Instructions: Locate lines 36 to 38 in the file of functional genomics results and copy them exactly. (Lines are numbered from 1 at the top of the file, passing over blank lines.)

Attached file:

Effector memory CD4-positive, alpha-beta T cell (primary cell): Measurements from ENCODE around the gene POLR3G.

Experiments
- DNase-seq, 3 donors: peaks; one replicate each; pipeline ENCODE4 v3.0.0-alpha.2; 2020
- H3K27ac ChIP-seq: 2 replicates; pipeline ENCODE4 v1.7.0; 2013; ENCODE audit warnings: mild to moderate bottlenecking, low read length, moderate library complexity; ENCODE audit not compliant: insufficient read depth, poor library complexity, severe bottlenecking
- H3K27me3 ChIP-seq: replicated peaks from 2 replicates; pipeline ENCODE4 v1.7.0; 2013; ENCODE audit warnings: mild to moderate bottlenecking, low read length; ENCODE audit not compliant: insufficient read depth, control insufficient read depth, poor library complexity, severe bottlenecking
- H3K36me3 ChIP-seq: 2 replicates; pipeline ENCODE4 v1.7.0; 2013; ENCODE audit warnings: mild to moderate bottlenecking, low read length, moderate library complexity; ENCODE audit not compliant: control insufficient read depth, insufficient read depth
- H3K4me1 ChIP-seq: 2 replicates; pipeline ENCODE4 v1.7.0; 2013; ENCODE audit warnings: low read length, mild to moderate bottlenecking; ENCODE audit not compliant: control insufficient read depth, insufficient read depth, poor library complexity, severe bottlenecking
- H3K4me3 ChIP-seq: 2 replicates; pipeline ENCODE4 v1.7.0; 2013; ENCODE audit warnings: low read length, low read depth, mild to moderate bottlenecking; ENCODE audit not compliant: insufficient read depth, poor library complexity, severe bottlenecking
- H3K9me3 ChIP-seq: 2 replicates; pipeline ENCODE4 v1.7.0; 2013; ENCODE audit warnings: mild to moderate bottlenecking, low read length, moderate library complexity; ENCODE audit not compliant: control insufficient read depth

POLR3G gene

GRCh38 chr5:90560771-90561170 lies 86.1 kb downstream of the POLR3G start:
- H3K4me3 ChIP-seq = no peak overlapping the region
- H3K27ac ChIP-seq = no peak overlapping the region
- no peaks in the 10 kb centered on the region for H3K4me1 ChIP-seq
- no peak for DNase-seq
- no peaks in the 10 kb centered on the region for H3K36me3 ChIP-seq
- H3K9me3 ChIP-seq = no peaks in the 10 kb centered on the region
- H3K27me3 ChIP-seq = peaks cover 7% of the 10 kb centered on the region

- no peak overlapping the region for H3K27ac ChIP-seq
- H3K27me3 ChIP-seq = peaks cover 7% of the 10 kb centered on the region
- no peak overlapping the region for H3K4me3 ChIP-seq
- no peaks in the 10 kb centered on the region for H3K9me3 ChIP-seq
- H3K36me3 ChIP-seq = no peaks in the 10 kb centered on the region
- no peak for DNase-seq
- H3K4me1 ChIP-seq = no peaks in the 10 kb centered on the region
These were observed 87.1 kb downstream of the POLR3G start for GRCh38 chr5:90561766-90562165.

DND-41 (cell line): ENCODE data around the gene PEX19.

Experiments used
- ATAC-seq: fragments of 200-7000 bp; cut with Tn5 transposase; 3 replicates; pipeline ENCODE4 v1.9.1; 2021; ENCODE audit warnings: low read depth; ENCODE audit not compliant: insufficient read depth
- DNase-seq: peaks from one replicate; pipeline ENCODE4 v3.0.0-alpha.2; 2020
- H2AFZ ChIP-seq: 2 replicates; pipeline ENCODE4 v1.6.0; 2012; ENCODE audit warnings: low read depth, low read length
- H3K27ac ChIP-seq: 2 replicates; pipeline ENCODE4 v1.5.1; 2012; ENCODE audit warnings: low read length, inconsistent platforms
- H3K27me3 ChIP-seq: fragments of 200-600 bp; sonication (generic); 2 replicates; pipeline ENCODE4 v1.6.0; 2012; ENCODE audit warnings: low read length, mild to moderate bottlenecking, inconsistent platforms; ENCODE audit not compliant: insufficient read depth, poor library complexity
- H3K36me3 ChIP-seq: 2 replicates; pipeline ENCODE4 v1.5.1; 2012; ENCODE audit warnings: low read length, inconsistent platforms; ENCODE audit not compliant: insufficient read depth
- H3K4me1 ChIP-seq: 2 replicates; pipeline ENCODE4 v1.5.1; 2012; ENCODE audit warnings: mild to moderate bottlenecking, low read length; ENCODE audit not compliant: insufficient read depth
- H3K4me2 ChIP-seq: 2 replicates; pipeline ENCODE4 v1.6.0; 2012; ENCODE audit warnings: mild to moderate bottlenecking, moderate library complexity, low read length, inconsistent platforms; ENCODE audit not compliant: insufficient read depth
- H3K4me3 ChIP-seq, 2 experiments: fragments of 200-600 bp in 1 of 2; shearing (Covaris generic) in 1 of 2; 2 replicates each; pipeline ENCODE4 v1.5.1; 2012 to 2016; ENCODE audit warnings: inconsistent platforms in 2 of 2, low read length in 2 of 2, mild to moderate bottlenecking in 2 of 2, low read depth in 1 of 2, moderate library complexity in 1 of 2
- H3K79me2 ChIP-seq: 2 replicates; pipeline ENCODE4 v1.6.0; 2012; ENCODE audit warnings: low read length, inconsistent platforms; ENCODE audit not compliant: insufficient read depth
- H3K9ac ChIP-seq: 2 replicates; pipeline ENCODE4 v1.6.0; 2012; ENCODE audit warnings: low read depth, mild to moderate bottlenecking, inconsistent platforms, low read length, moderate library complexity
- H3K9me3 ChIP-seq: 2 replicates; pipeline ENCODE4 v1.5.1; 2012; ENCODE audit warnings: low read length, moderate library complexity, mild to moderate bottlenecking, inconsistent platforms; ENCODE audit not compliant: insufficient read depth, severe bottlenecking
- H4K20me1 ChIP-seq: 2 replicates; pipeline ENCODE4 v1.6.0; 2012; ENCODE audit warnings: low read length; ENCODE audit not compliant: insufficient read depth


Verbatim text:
- H3K4me2 ChIP-seq: 2 replicates; pipeline ENCODE4 v1.6.0; 2012; ENCODE audit warnings: mild to moderate bottlenecking, moderate library complexity, low read length, inconsistent platforms; ENCODE audit not compliant: insufficient read depth
- H3K4me3 ChIP-seq, 2 experiments: fragments of 200-600 bp in 1 of 2; shearing (Covaris generic) in 1 of 2; 2 replicates each; pipeline ENCODE4 v1.5.1; 2012 to 2016; ENCODE audit warnings: inconsistent platforms in 2 of 2, low read length in 2 of 2, mild to moderate bottlenecking in 2 of 2, low read depth in 1 of 2, moderate library complexity in 1 of 2
- H3K79me2 ChIP-seq: 2 replicates; pipeline ENCODE4 v1.6.0; 2012; ENCODE audit warnings: low read length, inconsistent platforms; ENCODE audit not compliant: insufficient read depth